Craig Young learned four years ago that his heart wasn't pumping right. When doctors told the 59-year-old competitive weight-lifter he was suffering from congestive heart failure, he was blown away.
"When I was strong and was lifting the heavy weight, I felt like I could walk out in front of a semi, and I thought you know what, you're not going to hurt me," Young said.
Doctors said a virus may have weakened Young's heart. It was pumping like that of an 80-year-old with a weak heart.
"It's a lot younger than we typically see. Most of the time, congestive heart failure is a disease of people who are over 65," said Dr. David Rawitscher, medical director, the Congestive Heart Failure Clinic at the Heart Hospital Baylor in Plano, Texas.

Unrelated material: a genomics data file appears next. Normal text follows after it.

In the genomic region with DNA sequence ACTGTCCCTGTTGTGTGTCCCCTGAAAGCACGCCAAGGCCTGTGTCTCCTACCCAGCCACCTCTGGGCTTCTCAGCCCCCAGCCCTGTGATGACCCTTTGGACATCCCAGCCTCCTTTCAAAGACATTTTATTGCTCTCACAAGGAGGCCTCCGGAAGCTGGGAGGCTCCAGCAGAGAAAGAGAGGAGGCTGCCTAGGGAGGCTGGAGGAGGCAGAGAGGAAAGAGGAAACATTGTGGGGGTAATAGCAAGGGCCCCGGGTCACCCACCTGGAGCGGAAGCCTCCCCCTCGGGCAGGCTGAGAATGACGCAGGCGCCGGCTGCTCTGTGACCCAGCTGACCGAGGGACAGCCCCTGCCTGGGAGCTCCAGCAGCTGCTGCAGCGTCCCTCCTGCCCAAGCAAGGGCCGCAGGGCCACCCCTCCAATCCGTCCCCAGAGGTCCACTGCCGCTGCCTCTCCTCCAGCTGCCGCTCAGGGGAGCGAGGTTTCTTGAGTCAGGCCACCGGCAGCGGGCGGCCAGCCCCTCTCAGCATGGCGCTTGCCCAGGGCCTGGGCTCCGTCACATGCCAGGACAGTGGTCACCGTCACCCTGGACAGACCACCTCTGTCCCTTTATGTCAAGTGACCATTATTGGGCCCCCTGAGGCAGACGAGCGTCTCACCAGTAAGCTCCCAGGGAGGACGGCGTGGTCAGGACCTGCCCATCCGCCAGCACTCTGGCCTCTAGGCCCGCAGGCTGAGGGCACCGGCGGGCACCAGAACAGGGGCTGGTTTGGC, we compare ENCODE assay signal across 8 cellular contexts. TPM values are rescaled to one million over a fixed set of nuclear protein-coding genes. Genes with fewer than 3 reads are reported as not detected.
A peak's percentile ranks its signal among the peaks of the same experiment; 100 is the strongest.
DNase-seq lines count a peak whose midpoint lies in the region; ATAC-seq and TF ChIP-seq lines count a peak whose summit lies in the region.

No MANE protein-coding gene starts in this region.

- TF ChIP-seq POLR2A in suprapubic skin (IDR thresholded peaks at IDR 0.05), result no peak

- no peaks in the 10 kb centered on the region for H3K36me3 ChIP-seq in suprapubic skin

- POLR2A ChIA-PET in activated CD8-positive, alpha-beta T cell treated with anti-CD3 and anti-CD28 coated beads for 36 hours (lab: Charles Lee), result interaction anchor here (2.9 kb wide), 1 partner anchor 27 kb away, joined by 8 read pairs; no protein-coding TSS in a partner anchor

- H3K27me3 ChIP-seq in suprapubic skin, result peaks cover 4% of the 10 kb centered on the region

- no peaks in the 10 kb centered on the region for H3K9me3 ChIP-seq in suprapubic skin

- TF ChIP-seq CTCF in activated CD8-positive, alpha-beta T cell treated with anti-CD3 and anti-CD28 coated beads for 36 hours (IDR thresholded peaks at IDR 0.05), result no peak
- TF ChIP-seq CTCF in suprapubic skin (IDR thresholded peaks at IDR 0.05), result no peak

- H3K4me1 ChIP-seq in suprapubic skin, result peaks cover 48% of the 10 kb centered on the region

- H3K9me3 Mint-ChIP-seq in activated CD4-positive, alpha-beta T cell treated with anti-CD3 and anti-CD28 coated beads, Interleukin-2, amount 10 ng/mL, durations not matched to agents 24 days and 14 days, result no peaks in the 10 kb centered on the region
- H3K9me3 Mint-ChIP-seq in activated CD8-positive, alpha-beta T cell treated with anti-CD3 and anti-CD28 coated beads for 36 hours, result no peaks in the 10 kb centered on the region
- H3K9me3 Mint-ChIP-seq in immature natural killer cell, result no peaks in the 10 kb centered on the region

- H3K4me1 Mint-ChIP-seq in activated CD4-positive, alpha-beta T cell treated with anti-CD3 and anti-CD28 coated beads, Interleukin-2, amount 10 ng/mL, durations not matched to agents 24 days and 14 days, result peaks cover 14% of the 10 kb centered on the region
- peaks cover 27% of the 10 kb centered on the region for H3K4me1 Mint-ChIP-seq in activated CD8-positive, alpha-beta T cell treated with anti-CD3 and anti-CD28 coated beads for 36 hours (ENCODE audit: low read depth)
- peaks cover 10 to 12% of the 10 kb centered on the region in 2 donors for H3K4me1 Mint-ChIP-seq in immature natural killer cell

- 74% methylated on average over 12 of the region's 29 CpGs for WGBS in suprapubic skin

But not always, because congestive heart failure is present in two percent of all Americans ages 40 to 59. Experts said those numbers have been steadily on the rise.
That's why doctors say everyone should know the symptoms, including coughing, shortness of breath, fatigue, difficulty exercising and difficulty sleeping.
Young also made dietary changes by reducing his salt intake to stop fluid buildup in his lungs.
"This is one teaspoon of salt. This is the maximum recommended for healthy people," said Emily Hein, a registered dietician for the Advanced Cardiovascular Care at the Heart Hospital Baylor.
Young is determined to maintain the dietary changes, and he will continue to pump iron to keep his heart pumping strong.
Researchers said there are about a half-million congestive heart failure cases each year. Half of those patients are hospitalized again within six months.